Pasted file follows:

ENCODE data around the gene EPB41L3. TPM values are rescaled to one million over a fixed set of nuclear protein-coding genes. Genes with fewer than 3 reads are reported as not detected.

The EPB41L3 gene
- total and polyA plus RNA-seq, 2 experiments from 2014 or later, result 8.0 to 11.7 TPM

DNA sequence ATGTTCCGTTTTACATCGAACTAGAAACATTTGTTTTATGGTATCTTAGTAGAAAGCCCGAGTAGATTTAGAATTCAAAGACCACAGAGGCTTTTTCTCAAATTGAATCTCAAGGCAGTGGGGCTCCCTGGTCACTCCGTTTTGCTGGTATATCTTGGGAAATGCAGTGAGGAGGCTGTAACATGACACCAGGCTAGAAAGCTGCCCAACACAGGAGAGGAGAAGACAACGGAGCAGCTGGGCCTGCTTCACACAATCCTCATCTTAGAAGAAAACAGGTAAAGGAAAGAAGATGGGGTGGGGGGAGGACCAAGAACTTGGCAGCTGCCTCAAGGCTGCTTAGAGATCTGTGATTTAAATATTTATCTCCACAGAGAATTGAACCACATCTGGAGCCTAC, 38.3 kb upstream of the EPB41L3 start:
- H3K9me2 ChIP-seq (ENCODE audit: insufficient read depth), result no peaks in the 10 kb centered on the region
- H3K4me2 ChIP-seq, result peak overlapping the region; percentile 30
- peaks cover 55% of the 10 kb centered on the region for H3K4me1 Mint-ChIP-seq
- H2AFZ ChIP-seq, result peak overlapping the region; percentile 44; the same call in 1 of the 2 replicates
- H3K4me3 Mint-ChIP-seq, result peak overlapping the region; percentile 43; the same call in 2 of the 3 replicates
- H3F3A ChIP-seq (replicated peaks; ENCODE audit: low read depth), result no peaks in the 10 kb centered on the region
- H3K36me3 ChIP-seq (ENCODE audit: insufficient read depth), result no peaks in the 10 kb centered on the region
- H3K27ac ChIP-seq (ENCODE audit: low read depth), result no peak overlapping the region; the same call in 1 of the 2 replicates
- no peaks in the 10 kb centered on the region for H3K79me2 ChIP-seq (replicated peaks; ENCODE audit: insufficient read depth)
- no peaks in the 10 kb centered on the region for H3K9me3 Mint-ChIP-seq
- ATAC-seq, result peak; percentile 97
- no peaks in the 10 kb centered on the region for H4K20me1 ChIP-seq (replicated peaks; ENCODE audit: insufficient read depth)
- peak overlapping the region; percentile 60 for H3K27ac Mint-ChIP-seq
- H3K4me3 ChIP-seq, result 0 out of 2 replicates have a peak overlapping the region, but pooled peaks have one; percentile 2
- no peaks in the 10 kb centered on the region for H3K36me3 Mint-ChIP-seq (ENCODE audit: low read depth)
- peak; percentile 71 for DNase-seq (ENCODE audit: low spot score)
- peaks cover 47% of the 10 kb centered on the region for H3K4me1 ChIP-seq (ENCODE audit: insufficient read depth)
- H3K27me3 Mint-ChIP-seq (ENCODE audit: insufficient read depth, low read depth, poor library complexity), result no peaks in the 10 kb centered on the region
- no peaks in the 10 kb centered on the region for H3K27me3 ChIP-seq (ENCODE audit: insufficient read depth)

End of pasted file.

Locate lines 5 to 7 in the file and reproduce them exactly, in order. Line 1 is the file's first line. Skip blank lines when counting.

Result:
- H3K9me2 ChIP-seq (ENCODE audit: insufficient read depth), result no peaks in the 10 kb centered on the region
- H3K4me2 ChIP-seq, result peak overlapping the region; percentile 30
- peaks cover 55% of the 10 kb centered on the region for H3K4me1 Mint-ChIP-seq